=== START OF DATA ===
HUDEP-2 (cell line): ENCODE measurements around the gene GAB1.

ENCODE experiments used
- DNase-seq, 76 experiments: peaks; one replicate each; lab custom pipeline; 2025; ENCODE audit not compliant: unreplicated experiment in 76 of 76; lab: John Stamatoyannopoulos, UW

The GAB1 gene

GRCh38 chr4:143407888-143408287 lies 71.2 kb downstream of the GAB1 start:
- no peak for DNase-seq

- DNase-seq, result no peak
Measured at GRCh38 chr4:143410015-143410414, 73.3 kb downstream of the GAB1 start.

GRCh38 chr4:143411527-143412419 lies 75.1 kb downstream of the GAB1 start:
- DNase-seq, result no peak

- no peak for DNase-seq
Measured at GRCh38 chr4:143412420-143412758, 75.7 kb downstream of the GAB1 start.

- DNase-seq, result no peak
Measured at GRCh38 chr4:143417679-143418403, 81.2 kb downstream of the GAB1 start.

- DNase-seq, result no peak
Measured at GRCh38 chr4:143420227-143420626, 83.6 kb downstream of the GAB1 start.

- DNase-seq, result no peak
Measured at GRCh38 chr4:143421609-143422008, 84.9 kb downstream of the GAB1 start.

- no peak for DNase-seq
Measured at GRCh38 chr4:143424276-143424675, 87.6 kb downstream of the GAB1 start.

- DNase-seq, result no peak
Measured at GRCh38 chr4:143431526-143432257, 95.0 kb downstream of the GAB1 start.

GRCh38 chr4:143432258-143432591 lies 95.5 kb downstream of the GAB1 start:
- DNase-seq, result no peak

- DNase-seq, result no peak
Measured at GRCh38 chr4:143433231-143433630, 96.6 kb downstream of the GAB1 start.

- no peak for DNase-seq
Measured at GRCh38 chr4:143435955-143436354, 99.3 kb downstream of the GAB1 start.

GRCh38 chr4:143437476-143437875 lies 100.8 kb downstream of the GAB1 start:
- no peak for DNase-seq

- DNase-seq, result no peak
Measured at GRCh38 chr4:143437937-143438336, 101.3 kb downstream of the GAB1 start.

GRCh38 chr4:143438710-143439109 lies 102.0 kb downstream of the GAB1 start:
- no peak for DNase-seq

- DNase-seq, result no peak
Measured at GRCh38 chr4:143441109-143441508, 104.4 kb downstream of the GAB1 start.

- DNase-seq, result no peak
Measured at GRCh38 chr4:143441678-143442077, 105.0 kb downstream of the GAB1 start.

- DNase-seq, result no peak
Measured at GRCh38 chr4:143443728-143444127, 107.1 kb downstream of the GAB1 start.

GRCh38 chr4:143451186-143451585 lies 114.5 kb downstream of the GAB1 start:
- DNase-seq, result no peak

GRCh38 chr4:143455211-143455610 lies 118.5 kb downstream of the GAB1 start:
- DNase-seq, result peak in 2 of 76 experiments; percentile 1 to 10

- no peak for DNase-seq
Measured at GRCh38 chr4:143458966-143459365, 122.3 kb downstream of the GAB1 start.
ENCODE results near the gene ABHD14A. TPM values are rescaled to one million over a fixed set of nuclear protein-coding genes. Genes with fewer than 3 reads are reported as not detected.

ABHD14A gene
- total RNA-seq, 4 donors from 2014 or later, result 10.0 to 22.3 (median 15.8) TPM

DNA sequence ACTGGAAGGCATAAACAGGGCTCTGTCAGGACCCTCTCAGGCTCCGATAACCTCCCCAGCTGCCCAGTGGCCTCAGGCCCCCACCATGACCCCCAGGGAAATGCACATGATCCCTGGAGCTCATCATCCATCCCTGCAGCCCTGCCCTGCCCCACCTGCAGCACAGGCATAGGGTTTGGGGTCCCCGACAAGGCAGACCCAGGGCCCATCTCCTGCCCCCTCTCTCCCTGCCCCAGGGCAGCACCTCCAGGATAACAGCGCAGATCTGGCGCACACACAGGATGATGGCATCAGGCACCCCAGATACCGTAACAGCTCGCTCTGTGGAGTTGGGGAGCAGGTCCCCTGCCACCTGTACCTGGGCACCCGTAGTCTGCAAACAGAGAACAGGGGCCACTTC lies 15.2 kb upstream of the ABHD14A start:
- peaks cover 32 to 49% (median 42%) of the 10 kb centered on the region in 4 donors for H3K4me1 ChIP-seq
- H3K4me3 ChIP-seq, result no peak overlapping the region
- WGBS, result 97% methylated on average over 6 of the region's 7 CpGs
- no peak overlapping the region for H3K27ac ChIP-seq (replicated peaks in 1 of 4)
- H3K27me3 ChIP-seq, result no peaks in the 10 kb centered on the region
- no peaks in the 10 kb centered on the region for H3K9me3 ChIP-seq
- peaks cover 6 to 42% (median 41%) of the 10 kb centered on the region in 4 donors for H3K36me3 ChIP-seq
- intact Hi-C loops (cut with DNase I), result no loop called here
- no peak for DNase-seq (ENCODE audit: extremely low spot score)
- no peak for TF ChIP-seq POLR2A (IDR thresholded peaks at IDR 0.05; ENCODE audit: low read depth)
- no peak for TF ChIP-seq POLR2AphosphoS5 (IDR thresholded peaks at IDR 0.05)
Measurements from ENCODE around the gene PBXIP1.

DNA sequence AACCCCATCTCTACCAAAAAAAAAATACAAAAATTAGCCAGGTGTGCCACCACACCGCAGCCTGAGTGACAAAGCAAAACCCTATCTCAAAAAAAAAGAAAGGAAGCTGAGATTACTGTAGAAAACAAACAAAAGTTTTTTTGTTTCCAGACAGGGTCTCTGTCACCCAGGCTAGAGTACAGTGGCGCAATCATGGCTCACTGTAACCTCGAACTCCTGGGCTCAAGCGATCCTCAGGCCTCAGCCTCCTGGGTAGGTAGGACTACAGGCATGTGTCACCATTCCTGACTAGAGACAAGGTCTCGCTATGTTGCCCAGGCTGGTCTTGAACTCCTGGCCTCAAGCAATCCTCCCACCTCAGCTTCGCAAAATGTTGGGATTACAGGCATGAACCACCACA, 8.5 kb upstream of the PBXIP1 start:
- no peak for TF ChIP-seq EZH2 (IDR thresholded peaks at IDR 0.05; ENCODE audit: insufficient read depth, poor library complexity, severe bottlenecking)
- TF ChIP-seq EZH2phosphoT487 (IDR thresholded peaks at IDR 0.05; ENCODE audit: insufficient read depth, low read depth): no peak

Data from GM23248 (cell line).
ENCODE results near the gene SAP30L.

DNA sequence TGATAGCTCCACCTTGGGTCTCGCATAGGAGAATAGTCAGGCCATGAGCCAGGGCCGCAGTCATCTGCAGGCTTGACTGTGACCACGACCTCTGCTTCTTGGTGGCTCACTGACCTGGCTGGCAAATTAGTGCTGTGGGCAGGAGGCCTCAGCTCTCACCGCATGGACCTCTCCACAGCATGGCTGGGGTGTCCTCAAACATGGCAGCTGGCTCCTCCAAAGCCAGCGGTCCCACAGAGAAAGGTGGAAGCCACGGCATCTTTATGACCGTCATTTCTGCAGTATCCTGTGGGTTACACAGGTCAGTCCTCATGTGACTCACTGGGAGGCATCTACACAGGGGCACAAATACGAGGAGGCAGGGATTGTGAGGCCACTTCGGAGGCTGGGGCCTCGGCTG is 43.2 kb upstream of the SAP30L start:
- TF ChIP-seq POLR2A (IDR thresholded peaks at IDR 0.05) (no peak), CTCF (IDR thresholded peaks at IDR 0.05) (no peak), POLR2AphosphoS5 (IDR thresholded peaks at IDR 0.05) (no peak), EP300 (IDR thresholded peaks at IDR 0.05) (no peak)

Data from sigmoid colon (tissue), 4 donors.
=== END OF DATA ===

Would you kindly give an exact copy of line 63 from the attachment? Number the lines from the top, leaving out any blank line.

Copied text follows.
DNA sequence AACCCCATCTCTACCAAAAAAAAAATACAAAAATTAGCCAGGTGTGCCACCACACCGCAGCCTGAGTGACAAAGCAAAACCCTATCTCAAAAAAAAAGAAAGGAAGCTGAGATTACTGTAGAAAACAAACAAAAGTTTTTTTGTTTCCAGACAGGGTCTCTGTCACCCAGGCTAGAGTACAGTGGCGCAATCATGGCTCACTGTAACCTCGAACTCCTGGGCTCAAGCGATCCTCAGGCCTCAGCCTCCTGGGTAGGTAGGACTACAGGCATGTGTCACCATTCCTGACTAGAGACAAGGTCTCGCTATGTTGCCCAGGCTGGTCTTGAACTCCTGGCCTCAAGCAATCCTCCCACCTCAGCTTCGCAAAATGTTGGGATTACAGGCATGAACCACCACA, 8.5 kb upstream of the PBXIP1 start: